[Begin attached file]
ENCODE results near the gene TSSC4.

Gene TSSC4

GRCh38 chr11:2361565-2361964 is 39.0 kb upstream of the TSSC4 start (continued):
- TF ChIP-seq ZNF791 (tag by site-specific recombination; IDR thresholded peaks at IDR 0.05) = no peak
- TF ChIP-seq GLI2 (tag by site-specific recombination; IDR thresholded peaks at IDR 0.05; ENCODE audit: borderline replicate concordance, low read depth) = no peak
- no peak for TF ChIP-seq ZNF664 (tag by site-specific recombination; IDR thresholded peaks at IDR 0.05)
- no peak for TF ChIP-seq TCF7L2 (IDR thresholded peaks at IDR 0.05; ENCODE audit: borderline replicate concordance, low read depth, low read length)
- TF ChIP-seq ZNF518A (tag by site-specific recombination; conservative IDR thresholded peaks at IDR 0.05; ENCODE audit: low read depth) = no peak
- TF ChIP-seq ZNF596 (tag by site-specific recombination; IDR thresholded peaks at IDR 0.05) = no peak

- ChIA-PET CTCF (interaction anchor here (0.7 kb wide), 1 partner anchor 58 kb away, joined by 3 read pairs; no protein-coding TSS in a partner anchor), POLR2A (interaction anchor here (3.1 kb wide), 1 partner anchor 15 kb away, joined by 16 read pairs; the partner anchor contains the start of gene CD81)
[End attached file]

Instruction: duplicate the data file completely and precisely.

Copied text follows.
ENCODE results near the gene TSSC4.

Gene TSSC4

GRCh38 chr11:2361565-2361964 is 39.0 kb upstream of the TSSC4 start (continued):
- TF ChIP-seq ZNF791 (tag by site-specific recombination; IDR thresholded peaks at IDR 0.05) = no peak
- TF ChIP-seq GLI2 (tag by site-specific recombination; IDR thresholded peaks at IDR 0.05; ENCODE audit: borderline replicate concordance, low read depth) = no peak
- no peak for TF ChIP-seq ZNF664 (tag by site-specific recombination; IDR thresholded peaks at IDR 0.05)
- no peak for TF ChIP-seq TCF7L2 (IDR thresholded peaks at IDR 0.05; ENCODE audit: borderline replicate concordance, low read depth, low read length)
- TF ChIP-seq ZNF518A (tag by site-specific recombination; conservative IDR thresholded peaks at IDR 0.05; ENCODE audit: low read depth) = no peak
- TF ChIP-seq ZNF596 (tag by site-specific recombination; IDR thresholded peaks at IDR 0.05) = no peak

- ChIA-PET CTCF (interaction anchor here (0.7 kb wide), 1 partner anchor 58 kb away, joined by 3 read pairs; no protein-coding TSS in a partner anchor), POLR2A (interaction anchor here (3.1 kb wide), 1 partner anchor 15 kb away, joined by 16 read pairs; the partner anchor contains the start of gene CD81)